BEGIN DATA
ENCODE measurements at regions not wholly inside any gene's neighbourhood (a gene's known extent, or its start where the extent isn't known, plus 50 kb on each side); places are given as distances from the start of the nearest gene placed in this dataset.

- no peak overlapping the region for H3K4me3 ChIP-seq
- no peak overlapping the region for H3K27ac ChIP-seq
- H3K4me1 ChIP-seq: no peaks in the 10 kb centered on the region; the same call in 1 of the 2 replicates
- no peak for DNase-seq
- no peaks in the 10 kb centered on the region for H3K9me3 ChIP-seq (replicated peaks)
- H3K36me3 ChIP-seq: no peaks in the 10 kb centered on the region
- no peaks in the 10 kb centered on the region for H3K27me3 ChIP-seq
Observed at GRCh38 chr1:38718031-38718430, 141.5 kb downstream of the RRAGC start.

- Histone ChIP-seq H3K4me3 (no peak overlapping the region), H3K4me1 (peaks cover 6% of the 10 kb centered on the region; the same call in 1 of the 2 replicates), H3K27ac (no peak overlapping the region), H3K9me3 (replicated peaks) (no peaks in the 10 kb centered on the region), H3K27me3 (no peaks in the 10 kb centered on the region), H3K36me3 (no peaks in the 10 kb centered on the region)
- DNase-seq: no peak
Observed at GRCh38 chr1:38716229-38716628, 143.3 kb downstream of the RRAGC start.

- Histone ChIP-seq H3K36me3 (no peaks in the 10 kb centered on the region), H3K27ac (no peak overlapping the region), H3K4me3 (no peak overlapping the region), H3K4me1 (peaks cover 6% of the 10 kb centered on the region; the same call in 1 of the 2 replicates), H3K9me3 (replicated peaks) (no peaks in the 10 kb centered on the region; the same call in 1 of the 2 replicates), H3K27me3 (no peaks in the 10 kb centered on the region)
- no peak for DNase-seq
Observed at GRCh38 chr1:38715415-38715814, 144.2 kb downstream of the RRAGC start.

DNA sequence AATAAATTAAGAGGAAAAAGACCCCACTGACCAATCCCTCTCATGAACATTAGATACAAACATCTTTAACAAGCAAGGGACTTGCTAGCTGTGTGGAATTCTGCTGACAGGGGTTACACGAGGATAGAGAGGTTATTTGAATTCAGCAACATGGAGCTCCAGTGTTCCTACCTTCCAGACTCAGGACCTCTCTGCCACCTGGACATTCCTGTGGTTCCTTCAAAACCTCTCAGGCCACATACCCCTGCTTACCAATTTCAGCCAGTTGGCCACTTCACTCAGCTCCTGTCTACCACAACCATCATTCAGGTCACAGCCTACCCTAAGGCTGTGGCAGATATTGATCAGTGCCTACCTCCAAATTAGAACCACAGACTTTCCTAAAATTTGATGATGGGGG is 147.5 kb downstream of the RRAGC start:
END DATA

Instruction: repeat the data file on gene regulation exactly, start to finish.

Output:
ENCODE measurements at regions not wholly inside any gene's neighbourhood (a gene's known extent, or its start where the extent isn't known, plus 50 kb on each side); places are given as distances from the start of the nearest gene placed in this dataset.

- no peak overlapping the region for H3K4me3 ChIP-seq
- no peak overlapping the region for H3K27ac ChIP-seq
- H3K4me1 ChIP-seq: no peaks in the 10 kb centered on the region; the same call in 1 of the 2 replicates
- no peak for DNase-seq
- no peaks in the 10 kb centered on the region for H3K9me3 ChIP-seq (replicated peaks)
- H3K36me3 ChIP-seq: no peaks in the 10 kb centered on the region
- no peaks in the 10 kb centered on the region for H3K27me3 ChIP-seq
Observed at GRCh38 chr1:38718031-38718430, 141.5 kb downstream of the RRAGC start.

- Histone ChIP-seq H3K4me3 (no peak overlapping the region), H3K4me1 (peaks cover 6% of the 10 kb centered on the region; the same call in 1 of the 2 replicates), H3K27ac (no peak overlapping the region), H3K9me3 (replicated peaks) (no peaks in the 10 kb centered on the region), H3K27me3 (no peaks in the 10 kb centered on the region), H3K36me3 (no peaks in the 10 kb centered on the region)
- DNase-seq: no peak
Observed at GRCh38 chr1:38716229-38716628, 143.3 kb downstream of the RRAGC start.

- Histone ChIP-seq H3K36me3 (no peaks in the 10 kb centered on the region), H3K27ac (no peak overlapping the region), H3K4me3 (no peak overlapping the region), H3K4me1 (peaks cover 6% of the 10 kb centered on the region; the same call in 1 of the 2 replicates), H3K9me3 (replicated peaks) (no peaks in the 10 kb centered on the region; the same call in 1 of the 2 replicates), H3K27me3 (no peaks in the 10 kb centered on the region)
- no peak for DNase-seq
Observed at GRCh38 chr1:38715415-38715814, 144.2 kb downstream of the RRAGC start.

DNA sequence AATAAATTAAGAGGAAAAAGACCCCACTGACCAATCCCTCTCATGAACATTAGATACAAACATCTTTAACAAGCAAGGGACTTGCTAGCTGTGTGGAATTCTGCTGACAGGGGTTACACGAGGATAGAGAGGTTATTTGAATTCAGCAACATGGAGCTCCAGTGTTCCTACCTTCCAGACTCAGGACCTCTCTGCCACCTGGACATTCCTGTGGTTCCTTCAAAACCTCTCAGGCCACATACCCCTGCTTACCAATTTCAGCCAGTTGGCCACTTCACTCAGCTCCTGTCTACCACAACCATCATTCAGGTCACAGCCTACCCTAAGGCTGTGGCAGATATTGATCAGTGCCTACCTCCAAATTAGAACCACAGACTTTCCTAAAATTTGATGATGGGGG is 147.5 kb downstream of the RRAGC start: